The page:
They served as Red Cross Ambulance drivers in France and Belgium carrying wounded soldiers between trains from the western front to hospitals. Also women served as nurses in the “Canadian Army Medical Corps” also known as C.A.M.C.  Women didn’t only have a role out at the front, but also back home, in Canada. With so many men serving overseas, women had a new role to play in wartime Canada. They contributed by knitting warm clothing and making bandages for distribution by the military.
The Black Death killed about 40% of the population of the British Isles before the epidemic ended. By 1351, the plague had run its course in Europe. Pope Clement IV estimated that 23,840,000 citizens of Europe had died due to the bubonic plague. The population of Europe before the plague was about 75 million. In the time span of just three years, one third of Europe had died.
The term nurse was used for anybody who administered care to the needy, the sick, or the poor. Dorthea Dix (1802-1887) was a teacher by trade, was responsible for recruiting women to be nurses, and taught them to minister to the soldiers of the Civil War. Many women at this time were not trained as nurses, but worked on the principles of Nightingale. In 1873, Linda Richards became the first formally trained nurse
The French just owned islands of St.Pierre and Miquelon. This event had a profound influence on Canada’s founding. As French arrived and Royal government established, life in New France became different. To start with, `the trade between Europeans and Aboriginal people changed life in New France. Some Native communities became dependent of trade and began to live near European settlements, and their resettlement made them expose to the epidemics which killed many Aboriginal people who had no natural immunity.
This is when women first began to work for political equality with men. They pushed for equal opportunities involving their careers, working conditions and wages, and the right to own property. A breakthrough came in 1916 when Robert Borden granted the sisters, wives, and daughters of soldiers the right to vote. Nurses serving in the forces were also added to that list. Unfortunately, after the war ended many women were pushed to the side, as the female factory workers, ambulance drivers, and nurses
They set off to France where they start up a canteen for the wounded soldiers. Midge also becomes an ambulance driver as well as a nurse and is exposed to the horrors and devastating effects. The three girls realize that the war really is not the big adventure they thought it would be. Midge Macpherson experiences loss throughout the novel in a number of forms, personal loss, loss of home and loss of life. Midge makes her way through war, forcing a smile whilst serving at the canteen and working as an ambulance driver.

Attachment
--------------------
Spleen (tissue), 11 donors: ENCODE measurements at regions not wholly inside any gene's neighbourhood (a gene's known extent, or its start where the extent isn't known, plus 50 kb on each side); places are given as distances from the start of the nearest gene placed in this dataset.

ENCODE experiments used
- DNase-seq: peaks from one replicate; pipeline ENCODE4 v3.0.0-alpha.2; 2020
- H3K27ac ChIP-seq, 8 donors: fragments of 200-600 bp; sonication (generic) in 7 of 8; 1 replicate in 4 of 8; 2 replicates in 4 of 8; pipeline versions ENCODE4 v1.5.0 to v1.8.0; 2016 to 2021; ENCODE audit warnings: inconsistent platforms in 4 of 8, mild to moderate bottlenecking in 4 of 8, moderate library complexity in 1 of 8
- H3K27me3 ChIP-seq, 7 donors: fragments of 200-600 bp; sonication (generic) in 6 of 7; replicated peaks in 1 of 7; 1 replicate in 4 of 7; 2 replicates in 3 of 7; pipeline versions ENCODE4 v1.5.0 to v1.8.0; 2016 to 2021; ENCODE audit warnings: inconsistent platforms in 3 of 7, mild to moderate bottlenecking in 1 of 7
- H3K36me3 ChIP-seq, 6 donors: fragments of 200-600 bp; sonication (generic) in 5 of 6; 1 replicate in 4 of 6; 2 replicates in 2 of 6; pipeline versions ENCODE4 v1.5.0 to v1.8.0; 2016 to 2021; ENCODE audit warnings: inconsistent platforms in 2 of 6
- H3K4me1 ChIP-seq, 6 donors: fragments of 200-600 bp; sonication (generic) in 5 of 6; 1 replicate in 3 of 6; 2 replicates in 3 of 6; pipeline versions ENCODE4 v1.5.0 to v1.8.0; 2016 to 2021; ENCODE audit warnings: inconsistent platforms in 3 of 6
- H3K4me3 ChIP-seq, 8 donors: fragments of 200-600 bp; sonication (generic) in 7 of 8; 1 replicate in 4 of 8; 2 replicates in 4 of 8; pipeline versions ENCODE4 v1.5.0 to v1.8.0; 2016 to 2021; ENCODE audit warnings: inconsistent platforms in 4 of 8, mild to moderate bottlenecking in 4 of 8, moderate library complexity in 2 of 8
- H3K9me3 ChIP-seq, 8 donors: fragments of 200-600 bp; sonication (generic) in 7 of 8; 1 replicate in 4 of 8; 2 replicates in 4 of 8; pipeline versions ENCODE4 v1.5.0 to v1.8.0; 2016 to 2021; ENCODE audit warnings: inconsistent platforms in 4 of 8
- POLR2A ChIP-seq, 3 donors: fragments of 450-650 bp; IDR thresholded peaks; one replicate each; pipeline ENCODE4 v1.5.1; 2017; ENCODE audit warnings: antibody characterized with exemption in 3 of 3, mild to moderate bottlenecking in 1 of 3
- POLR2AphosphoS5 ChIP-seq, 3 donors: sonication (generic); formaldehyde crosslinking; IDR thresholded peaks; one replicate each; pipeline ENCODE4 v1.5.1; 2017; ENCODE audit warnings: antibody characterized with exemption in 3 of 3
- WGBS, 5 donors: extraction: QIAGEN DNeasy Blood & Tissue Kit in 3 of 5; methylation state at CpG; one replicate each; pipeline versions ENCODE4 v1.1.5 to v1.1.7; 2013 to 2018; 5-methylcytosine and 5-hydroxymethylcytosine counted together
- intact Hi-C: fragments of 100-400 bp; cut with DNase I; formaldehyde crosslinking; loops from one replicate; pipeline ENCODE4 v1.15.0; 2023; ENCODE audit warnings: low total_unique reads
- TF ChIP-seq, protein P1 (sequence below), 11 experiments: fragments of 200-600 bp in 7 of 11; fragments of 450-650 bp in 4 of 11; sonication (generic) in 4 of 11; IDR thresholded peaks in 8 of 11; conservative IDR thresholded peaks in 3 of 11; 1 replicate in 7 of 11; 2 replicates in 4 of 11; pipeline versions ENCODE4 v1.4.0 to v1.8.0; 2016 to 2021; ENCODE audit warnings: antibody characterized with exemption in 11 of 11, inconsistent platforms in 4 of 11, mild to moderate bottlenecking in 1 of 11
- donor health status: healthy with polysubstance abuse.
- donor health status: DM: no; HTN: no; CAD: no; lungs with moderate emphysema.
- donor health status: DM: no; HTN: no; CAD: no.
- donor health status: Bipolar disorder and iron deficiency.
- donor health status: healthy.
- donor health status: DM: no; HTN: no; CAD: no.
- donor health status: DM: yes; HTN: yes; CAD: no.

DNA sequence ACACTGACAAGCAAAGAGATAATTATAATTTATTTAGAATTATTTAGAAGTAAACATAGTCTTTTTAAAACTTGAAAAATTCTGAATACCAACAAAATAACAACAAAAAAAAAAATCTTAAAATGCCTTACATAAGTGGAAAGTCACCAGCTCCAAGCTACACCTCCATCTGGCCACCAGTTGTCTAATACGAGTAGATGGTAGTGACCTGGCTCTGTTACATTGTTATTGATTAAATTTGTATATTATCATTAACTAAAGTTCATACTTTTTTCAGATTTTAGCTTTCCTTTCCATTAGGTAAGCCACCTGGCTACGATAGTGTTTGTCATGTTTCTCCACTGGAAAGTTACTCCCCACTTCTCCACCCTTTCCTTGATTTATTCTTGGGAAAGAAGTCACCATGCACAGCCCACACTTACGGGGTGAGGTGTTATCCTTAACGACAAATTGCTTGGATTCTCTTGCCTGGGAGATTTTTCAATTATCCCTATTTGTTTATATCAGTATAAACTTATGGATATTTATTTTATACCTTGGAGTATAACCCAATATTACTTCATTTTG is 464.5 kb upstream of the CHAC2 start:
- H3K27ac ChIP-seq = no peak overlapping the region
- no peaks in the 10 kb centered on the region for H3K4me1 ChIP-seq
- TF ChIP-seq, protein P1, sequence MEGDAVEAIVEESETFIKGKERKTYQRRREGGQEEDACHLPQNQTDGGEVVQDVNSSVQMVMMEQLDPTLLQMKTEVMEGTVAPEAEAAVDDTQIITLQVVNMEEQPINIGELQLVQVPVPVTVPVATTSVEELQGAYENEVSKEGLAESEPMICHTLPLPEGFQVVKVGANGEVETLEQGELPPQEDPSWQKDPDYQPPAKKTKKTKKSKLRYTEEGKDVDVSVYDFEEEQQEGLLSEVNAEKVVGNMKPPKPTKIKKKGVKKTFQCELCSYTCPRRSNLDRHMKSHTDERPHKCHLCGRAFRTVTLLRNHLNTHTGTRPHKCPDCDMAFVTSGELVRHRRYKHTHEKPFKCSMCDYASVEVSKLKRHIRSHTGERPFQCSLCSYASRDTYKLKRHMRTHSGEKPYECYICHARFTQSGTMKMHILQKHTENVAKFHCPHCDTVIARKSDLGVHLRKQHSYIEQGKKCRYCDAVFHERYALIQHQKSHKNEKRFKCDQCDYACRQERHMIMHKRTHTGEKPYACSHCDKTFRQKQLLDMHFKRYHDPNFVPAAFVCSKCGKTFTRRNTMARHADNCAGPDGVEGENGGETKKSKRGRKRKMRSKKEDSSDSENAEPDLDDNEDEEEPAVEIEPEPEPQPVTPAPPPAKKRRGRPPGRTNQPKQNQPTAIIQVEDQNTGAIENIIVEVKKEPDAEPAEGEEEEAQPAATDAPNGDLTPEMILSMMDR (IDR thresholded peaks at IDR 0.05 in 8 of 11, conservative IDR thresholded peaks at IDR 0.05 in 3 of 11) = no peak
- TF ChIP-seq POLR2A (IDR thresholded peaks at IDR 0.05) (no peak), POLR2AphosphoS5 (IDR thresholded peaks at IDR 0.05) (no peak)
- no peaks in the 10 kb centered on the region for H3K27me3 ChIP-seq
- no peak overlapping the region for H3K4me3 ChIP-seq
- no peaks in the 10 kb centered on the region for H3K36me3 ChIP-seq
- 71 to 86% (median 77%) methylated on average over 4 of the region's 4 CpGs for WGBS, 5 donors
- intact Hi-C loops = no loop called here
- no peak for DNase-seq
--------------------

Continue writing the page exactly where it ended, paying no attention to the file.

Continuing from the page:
While millions of Native Americans died of European diseases, millions of Europeans died of European diseases too. In fact, one reason the natives suffered such catastrophic mortality was that Europeans arriving in the New World were filled with foreign diseases. Ironically, in some years, as much as twenty five percent of European immigrants died at sea, often of diseases such as typhus that they had picked up in the ports they had just left. Epidemics were common in Europe and it was not uncommon for a town to lose a third of its population to some new outbreak. It is said that up until World War two, many great armies lost more soldiers to disease than to actual
However, the last 200 years of nursing history have yielded more advancements that that all of the previous years combined and this paradigm shift can be traced back to one nursing scientist in particular – Florence Nightingale. In 1859 the Crimean War was entering its sixth year of conflict when Florence Nightingale and her team of 38 volunteer nurses were tasked with providing care at the military hospital in Scutari. Nightingale arrived to find horrific, unsanitary conditions where patients were neglected, infections ran rampant, and basic needs such as hygiene were overlooked. The mortality rate at the war hospital in Scutari was 10 times higher from diseases like typhus and cholera than it was from war-related battle injuries (Fee & Garofalo, 2010). Nightingale and her
Indeed, almost all of Europe was plagued by food shortages, forcing most civilians to rely on a 1,500 calories-a-day diet. A drought in 1946 had killed most of the European wheat crop, while a particularly severe winter destroyed most of the wheat crop the following year. Germany was especially vulnerable, as it was faced with reparation fees and economic limitations imposed by the Allied victors. Hospitals throughout Europe reported rising cases of malnutrition, death by starvation, and suicide. Cognizant of this misery and of the strategic importance of Europe, Marshall proposed his plan while delivering the 1947 Harvard commencement speech.
Up to 5 billion tones of soil get lost through erosion each year. In western China, the huge Taklimakan and Kumtag deserts are expanding at such a high rate, they are expected to merge in the future. Ø Air pollution and water pollution: Air pollution is China’s biggest ecological problem. Respiratory and heart diseases are the leading cause of death in China. China has got the worst air quality in the world.